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Summary: What does it take to be a successful fashion brand? It's not just about having a good eye for detail or a stellar design on the catwalk, an organization should also be able to manage a complex supply chain. Here, we explore the importance of fashion supply chain management. We also look at how some of the world's most successful brands built their businesses by streamlining supply chains.
The first look at a brand’s latest collections for the upcoming seasons happens on the catwalk. A lot of hard work goes into a fashion show event and ensuring that everything goes smoothly is quite a task.
There is a lot more that goes behind the scenes and beyond the catwalk when it comes to a successful fashion brand. From sourcing materials to production and distribution, a seamless supply chain ensures profits in the apparel business.
Why Should Fashion Brands Manage Their Supply Chains?
The fashion business is a huge market. In 2017, the size of the global fashion industry was USD 2.22 trillion. For a long time, the fashion sector faced several problems in managing the supply chain. Here’s why supply chain management (SCM) is crucial to ensure your product gets from the factory to the catwalk and beyond.
Constantly changing trends: Micro-seasons, fast fashion, and ever-changing trends have a significant impact on the entire fashion industry. To satisfy the demands of a large customer base, fashion retailers must offer a wide range of products.
Short product life: The fashion industry's product lifecycle is extremely short due to the lightning-fast rate at which products go out of style. The fashion industry is always making plans for the next season’s catwalk, putting new designs into production, and making them better before the old ones become out of style.
Complex supply chain: Fashion also has a complicated supply chain. It includes the manufacturers who produce the finished garments, textiles, and fibers, adding three more links to the chain before wholesalers and retailers. The production, distribution, and sale of new designs are the first steps in the supply chain.
Transparency: Today, buyers are becoming mindful of brands’ sustainability practices. With multiple labor violations around the world, consumers pay more attention to where and how their clothes are being made. Fashion brands must collaborate with numerous manufacturers to meet demands, and at the same time, monitor their complex supplier networks for a visible supply chain.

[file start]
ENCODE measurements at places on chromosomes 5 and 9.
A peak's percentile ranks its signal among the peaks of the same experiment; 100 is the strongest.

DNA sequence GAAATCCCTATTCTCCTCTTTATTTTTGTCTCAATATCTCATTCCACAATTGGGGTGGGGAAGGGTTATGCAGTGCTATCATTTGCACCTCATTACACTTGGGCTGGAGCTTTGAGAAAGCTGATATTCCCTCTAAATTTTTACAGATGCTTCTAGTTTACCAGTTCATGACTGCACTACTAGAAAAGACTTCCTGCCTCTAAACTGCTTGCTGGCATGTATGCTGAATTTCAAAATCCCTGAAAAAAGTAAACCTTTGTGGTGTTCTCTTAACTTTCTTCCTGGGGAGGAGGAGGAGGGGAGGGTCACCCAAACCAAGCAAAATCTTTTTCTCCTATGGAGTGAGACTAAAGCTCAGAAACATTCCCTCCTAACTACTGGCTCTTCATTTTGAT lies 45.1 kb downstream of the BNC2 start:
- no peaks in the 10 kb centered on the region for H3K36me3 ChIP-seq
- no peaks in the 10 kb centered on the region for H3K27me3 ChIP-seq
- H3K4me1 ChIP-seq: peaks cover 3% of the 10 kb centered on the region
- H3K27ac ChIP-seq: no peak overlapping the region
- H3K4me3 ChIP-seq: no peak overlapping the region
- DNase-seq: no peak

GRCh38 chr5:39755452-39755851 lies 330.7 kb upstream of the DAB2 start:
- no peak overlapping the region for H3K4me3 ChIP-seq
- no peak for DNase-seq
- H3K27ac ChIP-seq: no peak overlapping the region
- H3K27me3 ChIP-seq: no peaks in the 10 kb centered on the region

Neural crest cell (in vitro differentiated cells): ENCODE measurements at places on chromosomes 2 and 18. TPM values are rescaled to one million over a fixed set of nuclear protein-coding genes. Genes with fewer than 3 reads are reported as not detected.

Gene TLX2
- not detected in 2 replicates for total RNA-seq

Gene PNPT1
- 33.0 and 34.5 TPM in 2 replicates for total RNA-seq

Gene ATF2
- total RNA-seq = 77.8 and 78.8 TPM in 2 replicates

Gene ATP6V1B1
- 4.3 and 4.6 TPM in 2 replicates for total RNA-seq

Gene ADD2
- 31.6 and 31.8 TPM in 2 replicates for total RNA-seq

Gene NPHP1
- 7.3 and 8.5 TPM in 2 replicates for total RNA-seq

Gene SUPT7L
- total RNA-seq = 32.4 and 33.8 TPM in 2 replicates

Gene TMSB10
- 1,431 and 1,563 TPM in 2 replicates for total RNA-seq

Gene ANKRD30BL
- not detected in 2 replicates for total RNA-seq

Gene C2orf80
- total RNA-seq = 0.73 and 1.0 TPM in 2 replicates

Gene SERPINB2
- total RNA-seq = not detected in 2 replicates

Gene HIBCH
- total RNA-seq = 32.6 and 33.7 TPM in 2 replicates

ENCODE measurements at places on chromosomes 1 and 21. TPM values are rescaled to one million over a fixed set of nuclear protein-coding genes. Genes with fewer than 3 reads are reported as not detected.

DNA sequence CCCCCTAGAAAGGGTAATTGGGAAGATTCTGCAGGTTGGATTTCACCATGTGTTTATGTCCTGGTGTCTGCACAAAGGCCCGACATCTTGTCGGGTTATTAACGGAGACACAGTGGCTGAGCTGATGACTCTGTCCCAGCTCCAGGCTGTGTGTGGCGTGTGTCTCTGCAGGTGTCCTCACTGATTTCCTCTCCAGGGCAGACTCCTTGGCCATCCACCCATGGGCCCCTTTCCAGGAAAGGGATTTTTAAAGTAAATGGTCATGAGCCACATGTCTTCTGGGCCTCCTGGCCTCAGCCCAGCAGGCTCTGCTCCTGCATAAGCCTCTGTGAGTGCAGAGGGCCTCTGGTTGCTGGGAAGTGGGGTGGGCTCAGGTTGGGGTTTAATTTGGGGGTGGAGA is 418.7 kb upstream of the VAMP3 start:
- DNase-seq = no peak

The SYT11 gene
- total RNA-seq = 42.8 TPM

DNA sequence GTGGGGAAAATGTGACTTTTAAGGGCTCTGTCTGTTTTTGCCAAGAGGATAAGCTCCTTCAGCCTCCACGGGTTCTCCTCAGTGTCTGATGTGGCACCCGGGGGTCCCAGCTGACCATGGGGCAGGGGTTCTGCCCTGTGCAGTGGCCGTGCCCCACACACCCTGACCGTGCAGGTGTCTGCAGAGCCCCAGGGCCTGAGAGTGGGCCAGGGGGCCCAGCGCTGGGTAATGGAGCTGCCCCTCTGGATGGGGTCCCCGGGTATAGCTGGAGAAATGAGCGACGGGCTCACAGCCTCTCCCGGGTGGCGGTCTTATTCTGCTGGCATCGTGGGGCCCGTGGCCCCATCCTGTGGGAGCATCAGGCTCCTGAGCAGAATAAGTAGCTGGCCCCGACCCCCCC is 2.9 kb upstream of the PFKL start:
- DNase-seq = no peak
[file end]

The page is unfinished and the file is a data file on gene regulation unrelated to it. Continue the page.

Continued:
Catwalks Don’t Make Successful Brands, Robust SCM Does
Fashion is one of the world’s largest industries and it is projected to get bigger. While the fashion industry takes note–and follows suit–when one of these brands launches a new collection, it isn’t just the catwalk event that guarantees success. These brands have a strong SCM to translate each showcase into profitable sales.
Here's how a strong backend or SCM can reap profits off the glamorous front end or catwalk.
Product availability: No matter how successful a fashion show is, the brand should be able to meet customer demands offstage. Judicious inventory planning is a key element of a strong SCM. The fashion supply chain should be able to reach a balance between the forecasted demand and the inventory at hand. Zara, backed by its agile SCM called Cube, manages to change its clothing designs every fortnight, as against its competitors that change these every 2-3 months.
On-time deliveries: We live in a hyper-connected world where e-commerce stores contribute to a major chunk of brand sales. Running out of stocks at the wrong time affects sales. Brands need to prevent shortages and delays to keep their profits high. Since Louis Vuitton implemented the inventory-based SCM system, DDMRP, it could improve delivery times by up to 50% and reduce inventory levels by 30% while ensuring products are always available to customers.
Sourcing materials: For steady delivery, a brand’s procurement channel should be strong. A successful catwalk may lead to high demands for the product, but if you are stuck with low raw material supplies, the demands won’t be met. The same goes for unforeseen events like the recent pandemic. A strong supply chain ensures a new customer belt and seamless new supply in such events. For instance, Zara’s suppliers deliver raw materials in just five days after orders are placed.
Ethical supply chains: No matter how much a design is loved on the ramp, if there are lapses in terms of ethics or sustainability, buyers may reject the product. Better resource management and transparency can prevent this situation. Gucci measures and annually publishes the total environmental footprint of its suppliers through its digital Environmental P&L account to maintain transparency.
Supply Chains: Managing Brands before and after a Catwalk
Given the shorter fashion seasons, fashion brands should ensure a successful catwalk design translates into profitable sales. They should prevent shortages and overstock of products. Sales for the season can be hit if an item runs out when the demand is high. Overstocking at a time when newer trends have emerged lowers profitability and takes up extra space in warehouses. A robust SCM will ensure a steady inflow of raw materials and finished products just in time to meet demands.
To keep up with the demand for innovative fashion, businesses must learn how to efficiently and effectively manage their supply chains. Whether you are a brand or someone about to set on a journey of fashion entrepreneurship, Fashinza can connect you with reliable suppliers and manufacturers. The platform will assist you with an AI-powered supply chain integration to help make the most out of your business.
A catwalk event showcases your designs, but a well-managed supply chain ensures profits in the fashion industry.
SCM helps businesses save money, improve efficiency, and increase customer satisfaction.